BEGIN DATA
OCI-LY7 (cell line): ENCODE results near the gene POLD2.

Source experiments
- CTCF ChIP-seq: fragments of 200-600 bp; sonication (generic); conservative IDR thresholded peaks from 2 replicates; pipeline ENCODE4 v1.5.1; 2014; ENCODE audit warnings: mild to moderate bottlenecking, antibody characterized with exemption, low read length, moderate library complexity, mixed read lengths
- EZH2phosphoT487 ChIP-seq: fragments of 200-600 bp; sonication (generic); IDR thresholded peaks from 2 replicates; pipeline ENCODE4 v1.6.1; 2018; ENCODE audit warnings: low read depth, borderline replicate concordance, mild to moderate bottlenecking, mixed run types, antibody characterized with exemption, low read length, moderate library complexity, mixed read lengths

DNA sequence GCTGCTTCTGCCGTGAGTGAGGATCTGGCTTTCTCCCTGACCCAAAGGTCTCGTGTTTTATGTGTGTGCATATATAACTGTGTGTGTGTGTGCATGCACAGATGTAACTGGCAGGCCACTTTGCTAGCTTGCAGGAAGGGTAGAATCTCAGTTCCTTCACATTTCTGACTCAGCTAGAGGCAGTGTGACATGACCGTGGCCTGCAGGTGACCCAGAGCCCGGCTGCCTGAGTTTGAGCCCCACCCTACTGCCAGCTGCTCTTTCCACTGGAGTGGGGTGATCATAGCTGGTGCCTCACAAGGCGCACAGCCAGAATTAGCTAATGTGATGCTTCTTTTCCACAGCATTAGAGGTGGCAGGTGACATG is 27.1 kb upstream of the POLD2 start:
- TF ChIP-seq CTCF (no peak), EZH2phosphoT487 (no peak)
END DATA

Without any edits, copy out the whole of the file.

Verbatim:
OCI-LY7 (cell line): ENCODE results near the gene POLD2.

Source experiments
- CTCF ChIP-seq: fragments of 200-600 bp; sonication (generic); conservative IDR thresholded peaks from 2 replicates; pipeline ENCODE4 v1.5.1; 2014; ENCODE audit warnings: mild to moderate bottlenecking, antibody characterized with exemption, low read length, moderate library complexity, mixed read lengths
- EZH2phosphoT487 ChIP-seq: fragments of 200-600 bp; sonication (generic); IDR thresholded peaks from 2 replicates; pipeline ENCODE4 v1.6.1; 2018; ENCODE audit warnings: low read depth, borderline replicate concordance, mild to moderate bottlenecking, mixed run types, antibody characterized with exemption, low read length, moderate library complexity, mixed read lengths

DNA sequence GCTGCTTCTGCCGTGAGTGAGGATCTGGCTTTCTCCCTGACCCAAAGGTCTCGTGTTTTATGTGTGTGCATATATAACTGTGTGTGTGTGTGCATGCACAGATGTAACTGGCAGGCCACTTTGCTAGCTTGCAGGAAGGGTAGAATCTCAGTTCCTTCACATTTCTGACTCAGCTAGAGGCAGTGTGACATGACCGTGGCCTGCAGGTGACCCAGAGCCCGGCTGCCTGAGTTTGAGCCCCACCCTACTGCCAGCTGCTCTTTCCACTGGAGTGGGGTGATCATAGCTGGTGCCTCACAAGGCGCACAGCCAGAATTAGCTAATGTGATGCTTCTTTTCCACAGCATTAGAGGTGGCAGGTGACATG is 27.1 kb upstream of the POLD2 start:
- TF ChIP-seq CTCF (no peak), EZH2phosphoT487 (no peak)